Archbishop Mbanda to focus on pastors capacity building, early childhood education

Archbishop Laurent Mbanda during the interview. Frederic Byumvuhore.
On January 17 2018, Laurent Mbanda was elected the fourth Archbishop and Primate of the Province of the Anglican Church of Rwanda, replacing the retired Bishop Onesphore Rwaje.
 
He was consecrated Bishop of the Diocese of Shyira in March 2010. He previously served as the vice president for Africa region, Compassion International between 2004 and 2010. Prior to that, he was vice president for programme development at the same organisation from 1997 to 2004.
 
Transitioning into his new role to serve the Anglican Church, the new Archbishop explained his priorities for his five year term to Sunday Times’ Frederic Byumvuhore.

Give us a brief version of your testimony. Where did the motivation to become a pastor come from?

I don’t think the way I grew up shaped me to become a pastor. I did not really wish to be a pastor. My father was a school teacher. Therefore, I somehow dreamt of either becoming a school teacher or join the army. I wanted to be in the army because I thought this would take me abroad to study.

I did not really want to be a pastor because my father was working in a church-based school, before later on becoming a lay leader in the church. Then, there was no pay. There was a big difference between him and missionaries whom he worked with. I wanted to be in a position where I could help people who are serving God to have a better life because I wanted my father to have a better life.

I grew up in a Christian home but I did not commit my life to Christ until the 1970s. When I committed to Christ I felt a calling to serve God. My whole idea was to work with church organisations but if I could happen to be a pastor I wanted to support myself financially and work to figure out to help pastors live a better life. That was my dream.

What would you say are the substantial achievements of the Anglican Church in Rwanda?

The Anglican Church has significantly contributed in the country. If we go back and look at the achievements, the church has been contributing to education, and health (like Gahini, Kigeme and Shyira hospitals) among other sectors.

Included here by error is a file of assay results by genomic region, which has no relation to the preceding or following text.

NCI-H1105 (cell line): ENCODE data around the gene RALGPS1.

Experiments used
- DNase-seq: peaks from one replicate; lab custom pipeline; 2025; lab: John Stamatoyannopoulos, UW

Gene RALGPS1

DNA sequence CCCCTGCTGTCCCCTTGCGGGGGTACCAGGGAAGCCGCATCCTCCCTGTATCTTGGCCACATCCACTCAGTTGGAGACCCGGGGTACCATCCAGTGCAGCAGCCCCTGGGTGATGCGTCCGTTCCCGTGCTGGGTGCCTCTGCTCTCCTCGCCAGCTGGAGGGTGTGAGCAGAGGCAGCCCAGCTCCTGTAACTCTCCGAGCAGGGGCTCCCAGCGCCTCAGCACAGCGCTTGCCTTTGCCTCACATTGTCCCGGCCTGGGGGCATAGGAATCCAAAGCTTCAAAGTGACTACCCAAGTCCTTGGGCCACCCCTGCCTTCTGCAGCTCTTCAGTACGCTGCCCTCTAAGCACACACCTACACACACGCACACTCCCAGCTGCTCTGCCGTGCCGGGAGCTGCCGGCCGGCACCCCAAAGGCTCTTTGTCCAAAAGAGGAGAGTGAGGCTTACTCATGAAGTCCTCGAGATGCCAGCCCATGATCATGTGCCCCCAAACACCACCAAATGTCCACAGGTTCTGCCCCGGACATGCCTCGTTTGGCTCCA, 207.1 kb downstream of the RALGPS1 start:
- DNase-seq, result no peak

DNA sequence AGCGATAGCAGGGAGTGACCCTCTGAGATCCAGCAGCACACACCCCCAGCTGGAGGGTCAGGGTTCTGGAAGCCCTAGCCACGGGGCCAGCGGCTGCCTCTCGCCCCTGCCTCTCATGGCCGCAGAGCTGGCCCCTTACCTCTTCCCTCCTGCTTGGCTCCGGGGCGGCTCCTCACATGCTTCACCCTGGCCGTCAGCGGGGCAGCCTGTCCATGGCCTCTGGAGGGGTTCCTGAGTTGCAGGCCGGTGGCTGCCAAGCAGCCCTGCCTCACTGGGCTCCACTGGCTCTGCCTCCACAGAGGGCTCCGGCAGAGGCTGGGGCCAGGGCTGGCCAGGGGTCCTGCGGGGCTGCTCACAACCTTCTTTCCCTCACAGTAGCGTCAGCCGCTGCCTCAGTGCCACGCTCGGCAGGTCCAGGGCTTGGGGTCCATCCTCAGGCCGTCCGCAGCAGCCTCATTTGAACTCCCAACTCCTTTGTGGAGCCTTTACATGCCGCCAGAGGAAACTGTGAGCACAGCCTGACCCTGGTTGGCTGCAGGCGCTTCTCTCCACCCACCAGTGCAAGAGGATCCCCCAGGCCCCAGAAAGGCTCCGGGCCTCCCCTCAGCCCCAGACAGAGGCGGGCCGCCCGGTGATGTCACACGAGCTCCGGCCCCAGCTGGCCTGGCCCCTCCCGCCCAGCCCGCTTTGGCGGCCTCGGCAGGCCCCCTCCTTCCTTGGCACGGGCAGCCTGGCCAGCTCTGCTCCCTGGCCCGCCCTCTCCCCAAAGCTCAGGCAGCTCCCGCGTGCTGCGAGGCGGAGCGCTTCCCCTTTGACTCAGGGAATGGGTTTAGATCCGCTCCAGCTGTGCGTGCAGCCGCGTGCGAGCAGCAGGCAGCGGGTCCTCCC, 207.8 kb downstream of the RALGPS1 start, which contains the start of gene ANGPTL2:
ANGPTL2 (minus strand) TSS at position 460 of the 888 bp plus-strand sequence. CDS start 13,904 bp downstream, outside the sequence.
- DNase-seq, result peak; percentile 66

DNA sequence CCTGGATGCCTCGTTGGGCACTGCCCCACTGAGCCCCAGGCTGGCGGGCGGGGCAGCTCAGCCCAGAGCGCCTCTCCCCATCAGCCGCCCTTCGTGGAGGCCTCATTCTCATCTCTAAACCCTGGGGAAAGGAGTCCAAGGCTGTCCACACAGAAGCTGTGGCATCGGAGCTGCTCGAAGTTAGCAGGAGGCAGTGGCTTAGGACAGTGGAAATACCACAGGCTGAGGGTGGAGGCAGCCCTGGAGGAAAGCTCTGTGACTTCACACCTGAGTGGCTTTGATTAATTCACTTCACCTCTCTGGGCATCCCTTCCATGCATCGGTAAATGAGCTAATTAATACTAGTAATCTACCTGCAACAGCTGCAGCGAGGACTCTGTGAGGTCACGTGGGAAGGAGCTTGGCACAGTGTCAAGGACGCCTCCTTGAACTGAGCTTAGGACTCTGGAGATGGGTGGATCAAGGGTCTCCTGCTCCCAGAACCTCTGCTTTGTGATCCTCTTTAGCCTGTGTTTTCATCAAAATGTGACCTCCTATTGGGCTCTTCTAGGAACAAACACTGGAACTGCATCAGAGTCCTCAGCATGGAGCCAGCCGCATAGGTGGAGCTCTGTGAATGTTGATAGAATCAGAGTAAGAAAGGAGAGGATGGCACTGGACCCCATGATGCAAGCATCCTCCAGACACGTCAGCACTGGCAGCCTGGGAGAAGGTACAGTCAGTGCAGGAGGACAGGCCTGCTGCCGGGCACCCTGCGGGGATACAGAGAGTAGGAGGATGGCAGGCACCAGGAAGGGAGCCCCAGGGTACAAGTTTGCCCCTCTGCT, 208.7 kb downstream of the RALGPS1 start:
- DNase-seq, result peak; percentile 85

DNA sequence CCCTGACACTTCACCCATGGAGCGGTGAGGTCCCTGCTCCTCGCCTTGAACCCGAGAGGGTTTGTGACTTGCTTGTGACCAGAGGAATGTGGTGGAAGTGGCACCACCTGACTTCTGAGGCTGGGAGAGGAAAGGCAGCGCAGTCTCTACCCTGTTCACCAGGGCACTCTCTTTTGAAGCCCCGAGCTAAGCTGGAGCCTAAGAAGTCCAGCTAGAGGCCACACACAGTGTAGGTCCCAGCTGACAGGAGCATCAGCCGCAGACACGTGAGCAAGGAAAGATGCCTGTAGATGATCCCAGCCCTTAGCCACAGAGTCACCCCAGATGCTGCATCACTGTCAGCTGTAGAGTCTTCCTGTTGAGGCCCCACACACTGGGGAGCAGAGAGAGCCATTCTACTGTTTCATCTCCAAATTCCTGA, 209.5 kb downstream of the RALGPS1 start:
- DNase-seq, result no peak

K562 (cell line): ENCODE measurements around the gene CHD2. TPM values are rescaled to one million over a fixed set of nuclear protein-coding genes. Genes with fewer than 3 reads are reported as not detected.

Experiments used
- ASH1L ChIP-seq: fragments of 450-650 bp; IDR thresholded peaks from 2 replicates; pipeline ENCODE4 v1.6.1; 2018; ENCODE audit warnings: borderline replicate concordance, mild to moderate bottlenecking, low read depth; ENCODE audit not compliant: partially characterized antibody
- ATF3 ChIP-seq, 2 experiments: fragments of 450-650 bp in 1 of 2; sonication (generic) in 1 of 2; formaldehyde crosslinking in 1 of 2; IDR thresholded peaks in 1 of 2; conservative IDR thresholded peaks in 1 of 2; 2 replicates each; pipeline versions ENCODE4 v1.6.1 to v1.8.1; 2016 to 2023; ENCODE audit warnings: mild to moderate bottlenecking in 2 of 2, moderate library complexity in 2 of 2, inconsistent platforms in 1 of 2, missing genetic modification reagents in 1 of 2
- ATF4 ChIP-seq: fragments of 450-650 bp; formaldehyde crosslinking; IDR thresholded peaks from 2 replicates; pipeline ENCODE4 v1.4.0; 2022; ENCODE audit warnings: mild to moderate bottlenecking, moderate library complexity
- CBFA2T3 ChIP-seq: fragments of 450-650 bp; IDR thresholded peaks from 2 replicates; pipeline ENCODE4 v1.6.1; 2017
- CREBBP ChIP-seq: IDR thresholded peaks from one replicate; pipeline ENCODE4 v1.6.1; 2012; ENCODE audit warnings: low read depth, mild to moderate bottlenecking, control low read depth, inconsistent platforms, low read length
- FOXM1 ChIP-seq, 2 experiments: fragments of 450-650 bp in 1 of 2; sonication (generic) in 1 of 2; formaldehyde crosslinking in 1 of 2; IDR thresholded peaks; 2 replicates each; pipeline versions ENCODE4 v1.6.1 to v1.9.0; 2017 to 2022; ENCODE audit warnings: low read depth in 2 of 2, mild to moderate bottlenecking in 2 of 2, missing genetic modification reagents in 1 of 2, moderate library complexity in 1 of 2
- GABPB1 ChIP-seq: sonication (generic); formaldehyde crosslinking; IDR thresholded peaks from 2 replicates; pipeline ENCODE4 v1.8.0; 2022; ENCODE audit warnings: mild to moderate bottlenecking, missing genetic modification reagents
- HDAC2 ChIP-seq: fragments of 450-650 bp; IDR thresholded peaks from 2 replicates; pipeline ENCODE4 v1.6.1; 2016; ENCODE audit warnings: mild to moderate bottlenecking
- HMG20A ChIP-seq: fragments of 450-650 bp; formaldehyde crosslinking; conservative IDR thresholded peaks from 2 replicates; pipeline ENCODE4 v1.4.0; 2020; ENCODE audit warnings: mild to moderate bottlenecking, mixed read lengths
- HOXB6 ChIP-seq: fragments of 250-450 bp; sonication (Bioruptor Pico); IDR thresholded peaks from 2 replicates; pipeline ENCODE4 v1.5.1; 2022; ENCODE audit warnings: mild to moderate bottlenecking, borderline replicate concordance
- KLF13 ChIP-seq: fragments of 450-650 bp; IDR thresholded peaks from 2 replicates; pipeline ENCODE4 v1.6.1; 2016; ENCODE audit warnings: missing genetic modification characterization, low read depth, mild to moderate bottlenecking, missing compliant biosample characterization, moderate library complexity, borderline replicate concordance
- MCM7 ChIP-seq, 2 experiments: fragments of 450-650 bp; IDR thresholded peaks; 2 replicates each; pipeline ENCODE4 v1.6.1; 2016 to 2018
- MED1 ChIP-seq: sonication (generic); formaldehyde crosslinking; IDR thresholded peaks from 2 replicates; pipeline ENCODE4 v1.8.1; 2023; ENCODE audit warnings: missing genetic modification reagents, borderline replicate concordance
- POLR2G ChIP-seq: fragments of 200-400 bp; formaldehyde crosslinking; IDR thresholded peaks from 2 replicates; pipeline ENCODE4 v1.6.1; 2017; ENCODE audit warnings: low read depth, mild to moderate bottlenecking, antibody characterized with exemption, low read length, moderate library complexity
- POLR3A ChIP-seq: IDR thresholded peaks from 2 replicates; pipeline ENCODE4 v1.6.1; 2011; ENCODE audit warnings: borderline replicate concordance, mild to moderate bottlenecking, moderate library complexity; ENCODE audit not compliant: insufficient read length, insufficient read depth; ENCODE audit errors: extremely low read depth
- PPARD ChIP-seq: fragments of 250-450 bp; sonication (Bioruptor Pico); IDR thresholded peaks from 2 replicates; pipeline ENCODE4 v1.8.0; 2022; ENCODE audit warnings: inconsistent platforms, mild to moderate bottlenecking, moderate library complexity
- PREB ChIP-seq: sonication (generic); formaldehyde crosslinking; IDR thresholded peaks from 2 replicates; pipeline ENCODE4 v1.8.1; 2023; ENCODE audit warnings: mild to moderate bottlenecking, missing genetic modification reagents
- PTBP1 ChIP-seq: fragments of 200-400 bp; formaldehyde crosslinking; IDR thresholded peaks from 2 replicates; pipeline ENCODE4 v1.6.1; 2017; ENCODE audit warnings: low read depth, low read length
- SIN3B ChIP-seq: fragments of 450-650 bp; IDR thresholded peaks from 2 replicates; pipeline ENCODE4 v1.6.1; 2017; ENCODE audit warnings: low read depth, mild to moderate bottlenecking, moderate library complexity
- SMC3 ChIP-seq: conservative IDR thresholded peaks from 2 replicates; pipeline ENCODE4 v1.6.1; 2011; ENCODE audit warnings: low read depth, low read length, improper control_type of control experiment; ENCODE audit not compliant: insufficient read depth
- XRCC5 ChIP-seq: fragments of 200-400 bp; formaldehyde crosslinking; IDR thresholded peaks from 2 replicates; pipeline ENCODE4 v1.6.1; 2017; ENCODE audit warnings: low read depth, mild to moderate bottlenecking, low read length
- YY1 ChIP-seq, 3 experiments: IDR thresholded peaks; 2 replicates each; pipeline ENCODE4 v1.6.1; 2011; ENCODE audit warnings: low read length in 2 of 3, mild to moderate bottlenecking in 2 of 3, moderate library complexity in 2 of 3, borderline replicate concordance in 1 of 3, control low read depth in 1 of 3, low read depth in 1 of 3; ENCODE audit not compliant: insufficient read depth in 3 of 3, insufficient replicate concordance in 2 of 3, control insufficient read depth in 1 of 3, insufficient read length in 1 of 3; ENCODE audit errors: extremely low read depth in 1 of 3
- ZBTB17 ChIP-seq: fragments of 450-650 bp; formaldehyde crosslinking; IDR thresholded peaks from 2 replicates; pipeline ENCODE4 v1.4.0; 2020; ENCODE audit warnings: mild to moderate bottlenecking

The church also tried to uplift the living conditions of the people in the community through creation of saving groups among other social and economic programmes.
 
It has also been involved in infrastructure development as well as holistic ministry to transform the lives of people spiritually.

What other areas do you think still need more focus to accelerate the development of the church and followers?

The church still needs to equip its leaders. We need to train and equip pastors well. We also need to continue evangelism because many people need repentance and to come to Christ. We really want to bring integrity, transparency, and accountability to manage human and financial resources in the church.

We have started many schools but we need to expand and focus on early childhood education, the first five years of a child are so critical when it comes to human development. The issue of sustainability of human and financial development matters a lot, which includes developing the capacity of pastors.

Establishing early childhood centres at every Anglican Church in the country and a university in 2019 are among top priorities in your vision? How will these be implemented and why are they necessary?

We should learn from the past. Early Childhood programme is something that was in my heart, growing up as a refugee. We have to increase the number of the centres to accelerate the development of Rwandan children at an early age. We have church buildings but they are used on Sunday. I would like to see them open for use from Monday to Friday for the children mission.